Being able to replicate the formula of the classic farming RPG is one thing, it is quite something else though to soar beyond its template; a feat that the immensely talented team over at Chucklefish Games have been able to do with Stardew Valley. One of the most critically acclaimed titles to release on PC in the last few years, Stardew Valley puts players in charge of a plot of land which must be cultivated. Where Chucklefish Games makes its mark however, is in the incredible breadth and depth by which the developer expands upon its classic inspirations.
With a massive range of activities to get stuck into such as fishing, cooking, undertaking quests, building a house and raising a family to name just a few, Stardew Valley’s almost abyssal depth is complimented by a wealth of charm and character that surpasses just about anything else on the market. Of all the games in this feature, Stardew Valley is perhaps the one with the most universal appeal; a title which simultaneously relaxes and challenges, while also being generously stuffed with enough hidden depth that newcomers and veterans alike will find themselves staunchly entertained for years to come.
Stikbold! A Dodgeball Adventure
Sometimes, just sometimes, you want to stop blasting your mates skulls to pieces and instead engage in something a little less… violent with them. Cue then Stikbold!, an hilariously Danish take on the popular sport of dodgeball, Stikbold! takes the tenets of that classic sport and puts them in dynamic arenas, where waves can wash you away, trucks can run you over and dangerous typhoons can sweep you into the sky.
With a frequently amusing single player campaign, colorful aesthetic and easy to learn controls, Stikbold! cements itself as a game that just about anybody can pick up, while its local multiplayer mode easily proves to be a reliably entertaining way to while the hours away.
Coincidentally, Stikbold’s cartoon style visuals, easy going humour and relatively pacifistic gameplay also make it a great choice for a local multiplayer game to play over the holidays, proving the fact that when the drink starts flowing and all the snacks get crunching, there are fewer more entertaining local multiplayer efforts than Stikbold! A Dodgeball Adventure.
The Banner Saga
Vikings meets Game of Thrones meets Fire Emblem sounds great doesn’t it? Well, that’s exactly what ex Bioware developers Stoic have been able to achieve with the first two instalments of their epic strategy RPG trilogy, The Banner Saga.
Mixing in turn-based, tactical beats along with resource management and a maturely told branching story which is accompanied by some striking Don Bluth inspired art and animation, The Banner Saga is a brave and compelling venture; a trilogy of strategy RPG efforts the like of which has never been seen on PS4 (or PS Vita for that matter), and one that absolutely demands and deserve your attention.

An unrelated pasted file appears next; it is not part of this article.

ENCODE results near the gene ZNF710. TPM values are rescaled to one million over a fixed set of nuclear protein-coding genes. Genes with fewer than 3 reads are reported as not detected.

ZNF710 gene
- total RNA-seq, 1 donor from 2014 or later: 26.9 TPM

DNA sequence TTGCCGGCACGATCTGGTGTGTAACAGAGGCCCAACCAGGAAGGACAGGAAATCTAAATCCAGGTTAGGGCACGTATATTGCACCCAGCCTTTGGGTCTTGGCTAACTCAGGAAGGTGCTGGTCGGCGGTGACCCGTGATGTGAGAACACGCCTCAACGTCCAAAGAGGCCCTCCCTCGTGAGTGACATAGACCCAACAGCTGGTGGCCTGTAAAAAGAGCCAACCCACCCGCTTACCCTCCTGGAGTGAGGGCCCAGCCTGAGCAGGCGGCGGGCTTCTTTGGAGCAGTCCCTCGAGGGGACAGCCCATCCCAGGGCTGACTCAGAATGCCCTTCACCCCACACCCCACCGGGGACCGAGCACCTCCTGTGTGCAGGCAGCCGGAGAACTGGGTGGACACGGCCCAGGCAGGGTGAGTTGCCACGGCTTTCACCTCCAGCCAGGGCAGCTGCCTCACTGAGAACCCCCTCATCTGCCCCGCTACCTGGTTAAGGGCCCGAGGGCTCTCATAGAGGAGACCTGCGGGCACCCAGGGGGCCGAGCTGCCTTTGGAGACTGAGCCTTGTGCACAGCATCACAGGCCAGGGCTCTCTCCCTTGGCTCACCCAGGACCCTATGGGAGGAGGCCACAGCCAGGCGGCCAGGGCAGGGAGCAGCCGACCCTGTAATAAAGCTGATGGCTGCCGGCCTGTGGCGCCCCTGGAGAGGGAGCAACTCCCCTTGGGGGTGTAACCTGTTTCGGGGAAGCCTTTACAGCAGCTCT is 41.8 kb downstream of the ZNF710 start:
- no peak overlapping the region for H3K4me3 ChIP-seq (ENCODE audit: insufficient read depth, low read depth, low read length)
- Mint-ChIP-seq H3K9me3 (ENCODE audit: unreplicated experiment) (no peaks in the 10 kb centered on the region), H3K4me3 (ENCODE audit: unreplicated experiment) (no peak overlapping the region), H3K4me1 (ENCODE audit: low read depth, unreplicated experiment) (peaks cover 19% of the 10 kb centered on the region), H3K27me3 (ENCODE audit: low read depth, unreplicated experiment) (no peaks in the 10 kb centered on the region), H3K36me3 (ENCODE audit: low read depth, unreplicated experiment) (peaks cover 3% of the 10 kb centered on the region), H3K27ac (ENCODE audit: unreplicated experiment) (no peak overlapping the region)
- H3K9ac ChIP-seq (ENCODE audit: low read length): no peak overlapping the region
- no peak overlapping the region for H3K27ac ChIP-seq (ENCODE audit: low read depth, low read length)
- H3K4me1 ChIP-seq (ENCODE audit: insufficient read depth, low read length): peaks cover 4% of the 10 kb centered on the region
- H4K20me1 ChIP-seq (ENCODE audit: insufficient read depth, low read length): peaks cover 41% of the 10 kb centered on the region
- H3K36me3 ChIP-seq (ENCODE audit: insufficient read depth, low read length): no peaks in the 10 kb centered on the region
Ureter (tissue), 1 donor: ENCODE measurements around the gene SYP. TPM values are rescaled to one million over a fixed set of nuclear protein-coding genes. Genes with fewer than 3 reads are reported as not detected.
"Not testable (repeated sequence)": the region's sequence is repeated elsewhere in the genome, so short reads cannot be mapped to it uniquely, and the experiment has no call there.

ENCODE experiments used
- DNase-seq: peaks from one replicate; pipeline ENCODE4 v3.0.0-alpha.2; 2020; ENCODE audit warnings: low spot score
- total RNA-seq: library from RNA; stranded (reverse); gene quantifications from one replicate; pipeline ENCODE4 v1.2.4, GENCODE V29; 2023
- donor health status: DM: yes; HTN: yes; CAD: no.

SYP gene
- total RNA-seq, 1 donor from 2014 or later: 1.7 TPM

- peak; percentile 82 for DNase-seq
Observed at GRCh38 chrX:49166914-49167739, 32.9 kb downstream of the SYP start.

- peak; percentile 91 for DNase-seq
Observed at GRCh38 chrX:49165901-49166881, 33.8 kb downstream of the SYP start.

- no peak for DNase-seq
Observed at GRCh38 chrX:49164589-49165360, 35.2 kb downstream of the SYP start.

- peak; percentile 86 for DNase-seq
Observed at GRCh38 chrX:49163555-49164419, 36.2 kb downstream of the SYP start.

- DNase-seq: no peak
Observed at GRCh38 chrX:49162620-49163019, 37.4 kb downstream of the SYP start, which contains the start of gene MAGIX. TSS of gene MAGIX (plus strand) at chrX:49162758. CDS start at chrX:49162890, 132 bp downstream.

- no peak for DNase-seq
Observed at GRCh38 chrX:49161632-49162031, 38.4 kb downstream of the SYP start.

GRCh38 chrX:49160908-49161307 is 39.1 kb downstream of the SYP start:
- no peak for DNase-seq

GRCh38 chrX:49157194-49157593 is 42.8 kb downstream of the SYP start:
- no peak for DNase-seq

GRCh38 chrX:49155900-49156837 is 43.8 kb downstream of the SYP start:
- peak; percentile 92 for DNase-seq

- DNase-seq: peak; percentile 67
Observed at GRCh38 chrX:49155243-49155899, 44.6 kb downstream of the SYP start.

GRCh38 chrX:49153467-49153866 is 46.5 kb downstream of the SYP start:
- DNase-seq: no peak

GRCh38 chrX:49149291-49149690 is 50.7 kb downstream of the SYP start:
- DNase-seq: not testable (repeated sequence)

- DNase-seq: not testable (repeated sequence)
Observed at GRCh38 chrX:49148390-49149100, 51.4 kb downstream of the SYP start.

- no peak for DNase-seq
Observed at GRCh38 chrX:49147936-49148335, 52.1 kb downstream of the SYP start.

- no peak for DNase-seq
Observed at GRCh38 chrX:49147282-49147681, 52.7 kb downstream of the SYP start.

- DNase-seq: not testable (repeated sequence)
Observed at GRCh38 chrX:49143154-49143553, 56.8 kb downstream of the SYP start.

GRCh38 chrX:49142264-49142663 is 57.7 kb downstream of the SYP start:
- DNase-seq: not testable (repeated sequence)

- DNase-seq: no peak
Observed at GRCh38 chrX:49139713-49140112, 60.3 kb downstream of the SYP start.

In spite of what Battlefield 1 might seek to teach us, the Great War wasn’t contested solely in the glitzy realms of Hollywood infused spectacle porn. Instead, much of it was spent in distinctly unglamorous, tense and prolonged exchanges of trench warfare, where each side spent most of their time crawling through the mud and detritus of their trenches, in the hope that they weren’t spotted by the enemy and instantly killed.
One of the most intense first-person shooters out there this side of Rainbow Six: Siege, Verdun channels that perilous threat to create a white-knuckle take on trench warfare that no other title has been able to match to date. More than that, it also forces a players to place a premium on teamwork too, with the winning side being the one that makes the best use of flanking and crossfire tactics to eliminate their foes.
Don’t let the slightly rough around the edges visuals fool you, Verdun is an intelligent WW1 shooter effort that begs to be experienced in all its unsettling and nerve-wrecking glory; just remember to keep your head down.
Now here’s something a little different. A first-person adventure title, Virginia puts players in the shoes of Anne Tarver, a graduate FBI special agent who is tasked with investigating the disappearance of a young boy in a fictional version of the same state that the game shares its name with.
Completely devoid of any kind of spoken dialogue, Virginia instead relies on physical performances from its flat-shaded cast to evolve the interactive narrative in a fashion that we just haven’t seen before. Beyond such performances, the hands of a master auteur are also present in how each scene transitions from one to another; the result of which is intended to juxtapose different situations and moments for powerful effect.
Though more of an experience than a bonafide videogame in the traditional sense, Virginia’s lack of puzzles and true player agency might grate with some, but the focus on a strong narrative and atypical storytelling devices make it a marvel that deserves a place in the collection of any discerning PS4 owner.